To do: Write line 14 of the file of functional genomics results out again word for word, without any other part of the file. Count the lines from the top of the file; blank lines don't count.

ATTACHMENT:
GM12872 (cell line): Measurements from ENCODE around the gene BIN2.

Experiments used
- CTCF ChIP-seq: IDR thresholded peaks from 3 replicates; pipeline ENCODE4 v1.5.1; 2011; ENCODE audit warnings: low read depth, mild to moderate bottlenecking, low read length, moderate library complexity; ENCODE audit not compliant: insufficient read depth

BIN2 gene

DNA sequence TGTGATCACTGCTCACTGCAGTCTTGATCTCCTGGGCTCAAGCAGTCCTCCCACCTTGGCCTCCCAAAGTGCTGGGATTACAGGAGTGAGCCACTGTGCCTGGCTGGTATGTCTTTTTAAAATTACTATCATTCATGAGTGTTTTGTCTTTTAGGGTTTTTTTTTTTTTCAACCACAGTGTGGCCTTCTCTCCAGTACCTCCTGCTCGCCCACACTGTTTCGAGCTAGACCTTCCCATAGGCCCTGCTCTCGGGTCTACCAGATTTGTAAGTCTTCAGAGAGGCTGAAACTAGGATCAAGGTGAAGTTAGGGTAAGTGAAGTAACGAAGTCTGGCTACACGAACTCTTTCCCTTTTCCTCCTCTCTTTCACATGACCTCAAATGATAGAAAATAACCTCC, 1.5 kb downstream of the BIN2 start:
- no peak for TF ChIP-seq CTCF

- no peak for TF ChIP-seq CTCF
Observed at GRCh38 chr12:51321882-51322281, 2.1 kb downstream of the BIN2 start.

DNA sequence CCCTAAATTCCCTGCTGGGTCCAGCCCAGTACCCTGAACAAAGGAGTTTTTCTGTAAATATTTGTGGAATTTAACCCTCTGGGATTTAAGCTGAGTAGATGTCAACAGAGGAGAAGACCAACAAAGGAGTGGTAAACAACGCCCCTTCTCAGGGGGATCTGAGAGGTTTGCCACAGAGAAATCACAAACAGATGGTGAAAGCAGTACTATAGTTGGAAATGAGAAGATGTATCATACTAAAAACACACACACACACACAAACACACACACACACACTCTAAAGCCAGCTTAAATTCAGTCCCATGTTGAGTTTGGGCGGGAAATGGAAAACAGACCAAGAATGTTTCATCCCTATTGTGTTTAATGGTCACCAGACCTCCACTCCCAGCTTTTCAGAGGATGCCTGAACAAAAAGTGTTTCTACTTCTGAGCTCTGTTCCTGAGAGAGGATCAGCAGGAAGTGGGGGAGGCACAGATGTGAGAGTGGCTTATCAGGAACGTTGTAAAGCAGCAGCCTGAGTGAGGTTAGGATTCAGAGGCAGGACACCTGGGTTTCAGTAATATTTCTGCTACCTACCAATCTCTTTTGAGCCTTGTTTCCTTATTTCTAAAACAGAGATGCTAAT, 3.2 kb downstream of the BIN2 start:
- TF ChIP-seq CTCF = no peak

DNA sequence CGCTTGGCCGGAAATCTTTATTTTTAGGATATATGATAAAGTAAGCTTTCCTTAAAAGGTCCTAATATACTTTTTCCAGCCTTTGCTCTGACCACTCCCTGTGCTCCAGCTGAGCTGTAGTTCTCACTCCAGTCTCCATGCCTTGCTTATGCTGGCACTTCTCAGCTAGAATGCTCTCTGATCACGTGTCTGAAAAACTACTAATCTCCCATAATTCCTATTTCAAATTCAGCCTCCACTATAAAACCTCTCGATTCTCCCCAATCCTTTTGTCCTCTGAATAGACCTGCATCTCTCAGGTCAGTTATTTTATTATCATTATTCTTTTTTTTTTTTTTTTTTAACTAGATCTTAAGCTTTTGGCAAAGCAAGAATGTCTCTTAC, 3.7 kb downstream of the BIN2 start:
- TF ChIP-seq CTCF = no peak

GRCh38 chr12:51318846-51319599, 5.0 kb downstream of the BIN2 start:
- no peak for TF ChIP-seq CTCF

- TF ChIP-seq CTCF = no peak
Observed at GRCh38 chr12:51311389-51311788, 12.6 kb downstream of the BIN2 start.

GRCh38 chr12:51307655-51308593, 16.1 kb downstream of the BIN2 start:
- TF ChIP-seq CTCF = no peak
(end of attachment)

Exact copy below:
- no peak for TF ChIP-seq CTCF